Author Archives: Stuart Cordell

The Importance of Planning

We often meet with clients about planning topics. Whether it’s business planning, estate planning, personal/financial planning – our goal is to help our clients be ready for what may come in life. I heard a story on NPR while driving home this past week. Kenneth Feinberg, who has administered victim funds for several of the significant crises our country has faced in recent years, was motivated to plan based on his experiences. He witnessed first hand how many of the victims of those tragedies hadn’t taken the time to plan.

Whatever your stage of life, take the time to plan. Meet with your attorney, insurance agent, financial planner, accountant – professionals who will help you limit uncertainty and manage the risks we all face every day.

To read the NPR story, click here:

Molded Fiber Glass Companies named a Supplier of the Year by General Motors

Congratulations to our client, Molded Fiber Glass Companies, on being named a Supplier of the Year by General Motors.  According to Steve Kiefer, GM Vice President, Global Purchasing and Supply Chain, “These companies are the best-of-the-best suppliers, and deserving of special recognition for their outstanding contributions. We need them to continue to bring us their most innovative technologies, highest quality services and work, and we will continue to win together for the benefit of our customers.”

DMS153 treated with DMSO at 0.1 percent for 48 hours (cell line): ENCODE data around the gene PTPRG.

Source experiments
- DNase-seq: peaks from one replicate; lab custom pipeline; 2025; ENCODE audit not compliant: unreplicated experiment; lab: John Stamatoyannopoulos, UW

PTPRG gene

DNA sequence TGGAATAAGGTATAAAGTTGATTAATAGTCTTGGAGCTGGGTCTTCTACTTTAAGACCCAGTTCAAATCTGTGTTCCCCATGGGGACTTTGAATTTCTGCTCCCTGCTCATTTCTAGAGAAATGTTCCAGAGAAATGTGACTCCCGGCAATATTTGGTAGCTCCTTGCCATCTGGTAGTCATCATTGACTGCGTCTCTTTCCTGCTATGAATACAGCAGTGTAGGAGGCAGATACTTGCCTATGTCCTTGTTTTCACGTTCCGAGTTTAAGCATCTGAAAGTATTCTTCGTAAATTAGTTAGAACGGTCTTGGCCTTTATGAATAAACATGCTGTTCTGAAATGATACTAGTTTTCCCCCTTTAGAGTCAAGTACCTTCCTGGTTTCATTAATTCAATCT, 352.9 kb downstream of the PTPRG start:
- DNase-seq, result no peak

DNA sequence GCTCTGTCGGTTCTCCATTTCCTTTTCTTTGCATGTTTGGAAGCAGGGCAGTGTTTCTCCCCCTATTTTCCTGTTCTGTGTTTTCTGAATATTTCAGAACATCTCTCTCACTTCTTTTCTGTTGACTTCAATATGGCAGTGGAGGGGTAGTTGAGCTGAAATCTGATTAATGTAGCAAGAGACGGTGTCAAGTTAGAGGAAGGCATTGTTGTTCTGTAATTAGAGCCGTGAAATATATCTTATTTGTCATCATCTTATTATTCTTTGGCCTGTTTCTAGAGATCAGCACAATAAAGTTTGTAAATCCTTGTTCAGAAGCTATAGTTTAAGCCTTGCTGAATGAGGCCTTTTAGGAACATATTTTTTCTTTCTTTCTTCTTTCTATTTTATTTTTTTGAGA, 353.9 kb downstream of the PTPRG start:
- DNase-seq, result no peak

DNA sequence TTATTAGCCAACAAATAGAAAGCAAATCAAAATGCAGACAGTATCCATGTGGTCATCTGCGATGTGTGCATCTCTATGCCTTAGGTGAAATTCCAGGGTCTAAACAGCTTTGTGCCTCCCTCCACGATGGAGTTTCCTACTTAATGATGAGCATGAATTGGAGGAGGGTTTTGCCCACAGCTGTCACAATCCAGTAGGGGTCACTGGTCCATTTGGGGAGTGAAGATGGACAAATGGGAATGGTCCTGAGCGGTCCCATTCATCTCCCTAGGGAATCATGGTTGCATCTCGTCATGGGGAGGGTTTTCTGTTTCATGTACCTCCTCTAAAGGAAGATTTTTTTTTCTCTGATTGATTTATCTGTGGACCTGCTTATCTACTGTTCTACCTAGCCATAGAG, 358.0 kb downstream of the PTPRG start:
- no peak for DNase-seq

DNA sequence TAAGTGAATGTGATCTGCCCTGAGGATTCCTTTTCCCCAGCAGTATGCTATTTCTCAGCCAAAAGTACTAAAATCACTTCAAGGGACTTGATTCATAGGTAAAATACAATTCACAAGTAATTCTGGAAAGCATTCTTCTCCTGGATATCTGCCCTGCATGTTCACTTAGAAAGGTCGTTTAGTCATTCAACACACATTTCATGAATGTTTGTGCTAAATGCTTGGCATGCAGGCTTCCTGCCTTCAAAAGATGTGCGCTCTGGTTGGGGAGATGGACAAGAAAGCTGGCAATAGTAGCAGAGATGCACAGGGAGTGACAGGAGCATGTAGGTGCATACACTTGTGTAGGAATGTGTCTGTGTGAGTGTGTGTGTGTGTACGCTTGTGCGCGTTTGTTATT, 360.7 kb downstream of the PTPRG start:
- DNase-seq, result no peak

MFG has been supplying parts to General Motors for its Corvette for many years, and was instrumental in developing new material technologies for the newest generation Corvette, the C7. We are proud to work with the teammates at MFG as they continue to deliver the latest in reinforced plastic technology to all their customers.

For more information, see


We are pleased to congratulate our client and friend, Richard S. Morrison, CEO of Molded Fiber Glass Companies, on his induction into the Northeast Ohio Business Hall of Fame, sponsored by Inside Business Magazine.  Each year since 1996, a blue ribbon committee made up of business and civic leaders in Northeast Ohio selects a small class to induct into the Business Hall of Fame. These honorees have been the men and women who have helped to create Northeast Ohio’s industries and shaped the area’s economic landscape.  Richard, along with the other inductees for 2014, will be honored at a ceremony at the Intercontinental Hotel in Cleveland on Thursday, November 6, 2014.  For more information, go to

ALERT!! October 1 Deadline for Obamacare Notices

Deadline for Employers to Distribute Obamacare Notices is October 1

All employers covered by the Fair Labor Standards Act (FLSA) are required to notify their employees about coverage options through the Obamacare insurance exchanges by October 1, 2013.  Section 1512 of the Affordable Care Act (commonly known as Obamacare) created a new Fair Labor Standards Act section – 18B – requiring a notice to employees of coverage options available through the new insurance exchanges, or “marketplace.”  This notice requirement applies to all employers with at least $500,000 in annual revenue—not just large employers who are required to offer their employees health insurance under Obamacare.

Information about the notification requirement is available on the U.S. Department of Labor’s website by following the links posted below. The sites also include model notices that can be used both by employers who are required to offer insurance and by those who are not required to offer insurance.